Explanatory Notes — Trade by Industry
There are two modules in Trade Data Online. One that offers data on trade statistics by product and one that recompiles the trade by product data and reports it by industry.
The primary purpose for the recompilation by industry is to provide a basis for estimating the apparent domestic market for a collection of fabricated goods by combining manufacturing production data with trade data. It should be noted that this type of data integration carries with it a number of potential pitfalls and important limitations.
As explained in the section Types of Trade Statistics, the numbers reported in Trade Data Online cover only merchandise trade clearing customs. Thus, there is no information on Trade in Services on this site.
Industries are classified according to the North American Industry Classification System (NAICS). Because only merchandise trade is covered, there will be data only for the goods-producing industries in the Trade by Industry module. For instance:
- Trade of automotive vehicles or boats will be reported under the industry code for "Transportation Equipment Manufacturing" and not under the code for "Transportation" (since the latter basically regroups only transportation services).
- Similarly, information on imports or exports of computers will be classified under "Computer and Electronic Product Manufacturing" and not under any code in the "Information and Cultural Industries" sector.
The Trade by Product module offers data on both Canadian and U.S. trade with other countries. On the other hand, the Trade by Industry module covers only Canadian international trade. Canadian data is provided by Statistics Canada's International Trade Division.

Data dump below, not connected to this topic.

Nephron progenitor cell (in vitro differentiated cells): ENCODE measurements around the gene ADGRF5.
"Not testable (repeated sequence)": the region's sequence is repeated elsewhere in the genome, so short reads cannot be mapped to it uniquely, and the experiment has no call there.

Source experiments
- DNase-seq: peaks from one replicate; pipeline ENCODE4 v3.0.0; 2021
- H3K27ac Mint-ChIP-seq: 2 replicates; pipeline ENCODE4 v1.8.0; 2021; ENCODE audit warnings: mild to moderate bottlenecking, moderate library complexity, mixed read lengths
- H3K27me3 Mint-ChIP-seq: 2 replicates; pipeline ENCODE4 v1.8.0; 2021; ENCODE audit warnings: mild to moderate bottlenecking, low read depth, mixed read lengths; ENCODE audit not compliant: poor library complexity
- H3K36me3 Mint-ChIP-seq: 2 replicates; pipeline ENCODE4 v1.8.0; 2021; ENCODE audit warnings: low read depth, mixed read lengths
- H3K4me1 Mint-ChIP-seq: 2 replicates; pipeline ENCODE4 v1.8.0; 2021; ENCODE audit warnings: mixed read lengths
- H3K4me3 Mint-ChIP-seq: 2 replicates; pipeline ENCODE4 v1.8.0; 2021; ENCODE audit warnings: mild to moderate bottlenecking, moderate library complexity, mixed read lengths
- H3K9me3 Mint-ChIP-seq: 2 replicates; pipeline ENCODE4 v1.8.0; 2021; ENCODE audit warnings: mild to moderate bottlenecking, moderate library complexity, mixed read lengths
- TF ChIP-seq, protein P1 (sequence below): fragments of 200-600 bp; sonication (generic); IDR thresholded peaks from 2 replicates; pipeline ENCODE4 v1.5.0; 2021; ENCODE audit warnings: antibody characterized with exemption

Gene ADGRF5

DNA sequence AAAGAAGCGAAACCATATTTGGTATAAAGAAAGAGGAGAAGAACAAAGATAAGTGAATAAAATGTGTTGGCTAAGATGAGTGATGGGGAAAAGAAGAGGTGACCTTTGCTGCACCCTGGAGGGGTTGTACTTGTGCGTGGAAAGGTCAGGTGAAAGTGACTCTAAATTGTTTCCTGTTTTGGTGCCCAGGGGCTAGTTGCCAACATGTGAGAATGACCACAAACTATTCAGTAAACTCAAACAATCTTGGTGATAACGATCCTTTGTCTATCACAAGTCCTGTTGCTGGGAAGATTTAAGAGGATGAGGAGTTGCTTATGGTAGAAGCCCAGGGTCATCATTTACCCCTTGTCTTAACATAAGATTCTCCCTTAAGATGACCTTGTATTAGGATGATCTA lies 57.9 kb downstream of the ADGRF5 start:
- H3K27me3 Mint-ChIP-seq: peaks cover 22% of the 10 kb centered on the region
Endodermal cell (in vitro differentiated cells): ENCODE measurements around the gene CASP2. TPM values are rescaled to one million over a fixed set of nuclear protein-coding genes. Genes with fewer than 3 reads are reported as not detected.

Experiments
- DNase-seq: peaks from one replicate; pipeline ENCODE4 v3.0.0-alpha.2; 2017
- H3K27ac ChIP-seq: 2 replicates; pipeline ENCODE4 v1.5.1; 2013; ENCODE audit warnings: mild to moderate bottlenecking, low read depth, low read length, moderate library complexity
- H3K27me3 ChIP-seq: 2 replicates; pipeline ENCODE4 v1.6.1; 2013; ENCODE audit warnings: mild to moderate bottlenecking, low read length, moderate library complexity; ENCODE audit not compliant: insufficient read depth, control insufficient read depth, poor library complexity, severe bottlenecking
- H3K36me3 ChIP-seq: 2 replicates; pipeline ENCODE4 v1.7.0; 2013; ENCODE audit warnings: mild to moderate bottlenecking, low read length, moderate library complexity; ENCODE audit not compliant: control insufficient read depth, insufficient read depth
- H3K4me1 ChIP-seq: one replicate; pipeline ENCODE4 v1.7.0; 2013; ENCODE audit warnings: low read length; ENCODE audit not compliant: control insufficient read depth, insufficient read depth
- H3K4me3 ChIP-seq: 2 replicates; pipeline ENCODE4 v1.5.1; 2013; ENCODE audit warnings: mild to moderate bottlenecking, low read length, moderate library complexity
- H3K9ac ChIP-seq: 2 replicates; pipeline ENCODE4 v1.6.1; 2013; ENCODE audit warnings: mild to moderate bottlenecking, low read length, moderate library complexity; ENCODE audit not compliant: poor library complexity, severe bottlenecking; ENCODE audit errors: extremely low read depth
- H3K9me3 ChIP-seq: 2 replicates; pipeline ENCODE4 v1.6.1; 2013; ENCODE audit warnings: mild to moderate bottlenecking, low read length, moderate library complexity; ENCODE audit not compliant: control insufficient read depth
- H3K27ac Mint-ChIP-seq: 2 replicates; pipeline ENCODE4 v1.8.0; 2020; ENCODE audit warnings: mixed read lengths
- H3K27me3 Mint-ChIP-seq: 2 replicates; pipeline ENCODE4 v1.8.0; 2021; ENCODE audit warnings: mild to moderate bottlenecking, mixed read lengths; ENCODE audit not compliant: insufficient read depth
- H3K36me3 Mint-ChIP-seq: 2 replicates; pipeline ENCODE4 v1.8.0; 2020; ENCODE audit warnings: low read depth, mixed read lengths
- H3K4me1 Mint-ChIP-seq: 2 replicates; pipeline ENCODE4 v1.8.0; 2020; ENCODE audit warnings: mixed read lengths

A very small amount of trade is associated with industries beyond "NAICS 31-33: Manufacturing" in the NAICS classification. An example is trade of "human hair" which is gathered from barbershops and hair stylists. Others include some artwork or cinematographic film associated with cultural industries.
Also, a few establishments which engage in both manufacturing and wholesaling activities may one year fall into Manufacturing and show up in "Wholesale" the next (depending on the share of revenues each activity brings). Accordingly, some of the manufactured products may from time to time be classified under a NAICS code in the "Wholesale" sector.
For technical reasons and simplicity, these items are not reported on an industry basis. The result is that if the numbers for all the individual good-producing industries are added, the total will not quite equal the results for "Total - All Industries". These exceptions account for the small difference.
Rate this page
The content of this page was useful to me.
- Date modified: